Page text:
The top NATO military officer emphasized the “astounding” speed of China’s military modernization and warned that its diplomatic presence abroad is increasing because NATO is prepared to take a more confident stance against Beijing.
The comments of Sir Stewart Pitch, Chief of Staff of the Air Force, highlighted the widespread security challenges posed by China as coalition members strive to go beyond the diagnosis of the threat of the agreed plan of action.
“China is building ships so quickly, and the Chinese Air Force is so modernized. It is shocking how much it has invested in network and other forms of information management, especially facial recognition,” Pitch said. He will step down on Friday after three years as chairman of the NATO Military Commission-in an interview with the Financial Times before he leaves.
“I think it is very important to pay close attention to this. If you are a leader in China and have a modern and powerful force, what would you do? You deploy it, you move it,” he said, adding that NATO 30 Each member country “needs to do further work” to determine what China’s military ambitions mean to the alliance.
NATO leaders last week First warning China poses a “systemic challenge” to the rules-based international order, creates false information, cooperates with Russia and expands its nuclear arsenal.
But critics say that the alliance has not yet formulated a detailed China strategy, partly because of its internal differences and lack of tools to deal with China’s participation in European strategic infrastructure and other issues.
Pitch pointed out how Beijing has expanded its diplomatic influence through its “huge” embassy and other outposts in Brussels, which is also the main seat of the European Union, and NATO headquarters is also located there.
“You now have these large embassy footprints, a very large defense department, usually inhabited by generals. Then you just observe, as I have observed after nearly 50 years of service, what is all this for?” he asks.
Brussels has become the center of attention surrounding Chinese espionage and influence operations. Last year, the Belgian security agency accused Fraser Cameron, a Brussels think tank, of participating in a suspected Chinese purchase of influence. He previously worked for the European Commission and the British MI6 intelligence agency.
Cameron denied any wrongdoing and called these allegations “absurd.” Since then, Belgium has declined to comment further on the case and has not filed any charges in this regard.
The Chinese mission to the European Union stated in a statement that military exchanges and cooperation with other countries are “an important part of China’s overall diplomacy” and Beijing “is actively developing constructive military relations with other countries.”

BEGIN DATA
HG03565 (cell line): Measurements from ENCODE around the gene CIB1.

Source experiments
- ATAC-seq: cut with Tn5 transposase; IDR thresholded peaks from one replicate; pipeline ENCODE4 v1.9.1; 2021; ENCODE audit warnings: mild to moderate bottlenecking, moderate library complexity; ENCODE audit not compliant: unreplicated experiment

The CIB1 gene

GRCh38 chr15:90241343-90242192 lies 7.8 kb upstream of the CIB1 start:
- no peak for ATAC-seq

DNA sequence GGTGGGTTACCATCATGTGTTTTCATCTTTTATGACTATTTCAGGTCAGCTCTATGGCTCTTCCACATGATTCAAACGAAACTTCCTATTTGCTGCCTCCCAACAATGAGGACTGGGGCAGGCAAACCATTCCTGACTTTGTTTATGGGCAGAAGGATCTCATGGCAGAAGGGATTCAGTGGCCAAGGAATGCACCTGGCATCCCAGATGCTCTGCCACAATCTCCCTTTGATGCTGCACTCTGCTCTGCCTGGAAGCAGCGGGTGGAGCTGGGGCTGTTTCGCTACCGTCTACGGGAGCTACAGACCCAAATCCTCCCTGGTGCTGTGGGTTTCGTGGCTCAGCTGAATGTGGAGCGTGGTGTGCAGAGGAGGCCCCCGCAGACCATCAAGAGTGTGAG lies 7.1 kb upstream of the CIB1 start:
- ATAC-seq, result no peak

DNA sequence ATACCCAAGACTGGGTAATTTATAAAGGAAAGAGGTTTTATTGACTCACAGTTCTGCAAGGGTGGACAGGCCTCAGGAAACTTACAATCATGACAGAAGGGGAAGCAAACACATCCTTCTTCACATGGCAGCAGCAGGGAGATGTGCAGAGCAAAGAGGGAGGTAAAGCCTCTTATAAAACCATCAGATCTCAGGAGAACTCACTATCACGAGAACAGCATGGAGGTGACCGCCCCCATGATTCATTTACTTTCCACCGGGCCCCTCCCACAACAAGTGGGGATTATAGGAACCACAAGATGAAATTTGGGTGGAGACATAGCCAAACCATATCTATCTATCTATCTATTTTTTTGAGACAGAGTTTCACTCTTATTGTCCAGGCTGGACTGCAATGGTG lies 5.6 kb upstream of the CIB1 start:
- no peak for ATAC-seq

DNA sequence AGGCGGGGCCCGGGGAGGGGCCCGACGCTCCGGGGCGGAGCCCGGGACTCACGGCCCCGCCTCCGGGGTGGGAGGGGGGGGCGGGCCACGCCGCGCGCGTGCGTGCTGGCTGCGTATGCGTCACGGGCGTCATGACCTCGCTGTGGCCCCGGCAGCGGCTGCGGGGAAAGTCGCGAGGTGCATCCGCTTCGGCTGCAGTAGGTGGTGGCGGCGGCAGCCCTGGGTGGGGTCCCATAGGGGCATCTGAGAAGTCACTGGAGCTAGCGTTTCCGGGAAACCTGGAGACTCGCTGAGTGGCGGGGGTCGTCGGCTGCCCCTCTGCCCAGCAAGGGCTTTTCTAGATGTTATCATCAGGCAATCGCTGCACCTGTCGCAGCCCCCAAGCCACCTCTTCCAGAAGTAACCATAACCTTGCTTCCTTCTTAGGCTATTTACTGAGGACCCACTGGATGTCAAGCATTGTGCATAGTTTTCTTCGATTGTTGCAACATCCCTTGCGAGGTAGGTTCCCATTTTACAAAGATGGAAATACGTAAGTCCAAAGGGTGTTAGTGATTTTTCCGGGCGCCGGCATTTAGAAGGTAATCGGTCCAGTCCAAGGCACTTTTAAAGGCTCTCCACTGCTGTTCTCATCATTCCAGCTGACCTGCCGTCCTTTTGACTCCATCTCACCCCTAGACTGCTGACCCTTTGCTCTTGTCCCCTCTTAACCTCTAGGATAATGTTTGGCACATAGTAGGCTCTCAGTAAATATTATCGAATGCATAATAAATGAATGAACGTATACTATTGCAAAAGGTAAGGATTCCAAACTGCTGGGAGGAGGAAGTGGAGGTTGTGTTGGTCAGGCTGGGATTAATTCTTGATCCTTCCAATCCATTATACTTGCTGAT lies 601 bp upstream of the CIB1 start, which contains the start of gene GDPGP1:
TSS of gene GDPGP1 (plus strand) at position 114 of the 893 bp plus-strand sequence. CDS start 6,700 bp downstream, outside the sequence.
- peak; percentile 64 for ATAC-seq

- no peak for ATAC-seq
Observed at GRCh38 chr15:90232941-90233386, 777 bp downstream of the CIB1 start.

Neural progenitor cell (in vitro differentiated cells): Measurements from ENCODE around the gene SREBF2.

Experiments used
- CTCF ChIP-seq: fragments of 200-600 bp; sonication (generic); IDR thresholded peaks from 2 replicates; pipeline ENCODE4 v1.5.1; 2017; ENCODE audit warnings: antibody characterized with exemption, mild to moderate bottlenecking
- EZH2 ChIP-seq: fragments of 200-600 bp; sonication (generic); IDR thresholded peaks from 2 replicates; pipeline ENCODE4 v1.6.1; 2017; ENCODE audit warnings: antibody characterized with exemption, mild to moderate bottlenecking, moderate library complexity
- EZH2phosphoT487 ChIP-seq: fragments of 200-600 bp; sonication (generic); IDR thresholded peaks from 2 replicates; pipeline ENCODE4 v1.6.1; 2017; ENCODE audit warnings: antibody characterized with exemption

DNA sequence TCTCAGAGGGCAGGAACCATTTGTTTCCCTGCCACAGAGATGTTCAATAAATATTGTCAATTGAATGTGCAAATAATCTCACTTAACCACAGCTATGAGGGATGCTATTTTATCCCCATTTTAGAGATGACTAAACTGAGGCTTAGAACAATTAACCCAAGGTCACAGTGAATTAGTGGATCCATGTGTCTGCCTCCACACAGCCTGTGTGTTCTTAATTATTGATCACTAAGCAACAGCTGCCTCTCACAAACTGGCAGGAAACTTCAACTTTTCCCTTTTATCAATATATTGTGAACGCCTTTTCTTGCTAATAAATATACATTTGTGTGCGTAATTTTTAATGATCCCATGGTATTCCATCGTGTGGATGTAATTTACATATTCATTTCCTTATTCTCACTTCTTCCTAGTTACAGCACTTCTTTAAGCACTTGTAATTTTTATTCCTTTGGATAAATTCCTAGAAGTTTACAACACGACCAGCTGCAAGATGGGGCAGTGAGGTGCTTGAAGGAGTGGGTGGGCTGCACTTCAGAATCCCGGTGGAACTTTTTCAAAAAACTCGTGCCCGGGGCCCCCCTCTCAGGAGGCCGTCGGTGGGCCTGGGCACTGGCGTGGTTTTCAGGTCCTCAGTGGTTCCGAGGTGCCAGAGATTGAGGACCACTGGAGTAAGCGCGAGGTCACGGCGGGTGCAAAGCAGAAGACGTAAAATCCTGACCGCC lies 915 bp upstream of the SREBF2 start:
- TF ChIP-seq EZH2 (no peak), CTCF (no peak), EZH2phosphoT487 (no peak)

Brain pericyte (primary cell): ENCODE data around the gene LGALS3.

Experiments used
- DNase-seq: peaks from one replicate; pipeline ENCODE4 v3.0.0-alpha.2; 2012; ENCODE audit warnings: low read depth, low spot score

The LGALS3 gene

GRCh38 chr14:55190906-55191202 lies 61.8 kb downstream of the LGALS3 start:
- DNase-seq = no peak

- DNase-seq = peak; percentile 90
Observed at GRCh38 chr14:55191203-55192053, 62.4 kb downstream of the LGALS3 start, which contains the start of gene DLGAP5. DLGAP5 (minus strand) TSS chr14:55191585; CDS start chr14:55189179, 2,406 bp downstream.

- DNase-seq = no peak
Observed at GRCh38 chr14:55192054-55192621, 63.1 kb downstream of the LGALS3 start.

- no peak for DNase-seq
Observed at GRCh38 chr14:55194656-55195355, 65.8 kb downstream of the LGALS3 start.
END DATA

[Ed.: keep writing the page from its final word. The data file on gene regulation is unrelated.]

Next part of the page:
Prior to his appointment as NATO, Pitch served as the Chief of Defense Staff of the British Armed Forces. He stated that he noticed that the joint operations between Beijing and Moscow have grown from “relatively small” to “main exercise and training opportunities” in recent years. But he rejected any suggestion that the two countries are moving towards a strategic partnership.
The air marshal hinted that on the contrary, the melting of the Arctic ice opened up a northern sea route-which would speed up China’s sea route to Europe and open up a route for untapped energy and mineral supplies- competition Can be triggered between two forces. Moscow has opened new military facilities in the Arctic, while China has declared itself a “near-Arctic country.”
“I don’t see the long-term harmony between China and Russia in the Arctic,” Pitch said.
However, the outgoing person in charge of maintaining the diplomatic channel between NATO and the Chief of Staff of the Russian Armed Forces, Valery Gerasimov, was not quite frank in their discussions.
“I have known General Gerasimov for many years… Our relationship is completely professional,” Pitch said. “The subject of our discussion is to ensure the safety of all of us.”
When preparing to return to London, the Air Marshal raised the prospect that NATO may need to find sources of funding beyond the goal of its member states’ commitment to spend 2% of their gross domestic product on defense.
At this month’s summit, the allies agreed to set up a 1 billion euro fund Invest in new military technology, From artificial intelligence to robots. However, he suggested that more can be done. “If my convening power for this alliance is correct, then this is where we should think about the future,” Pitch said.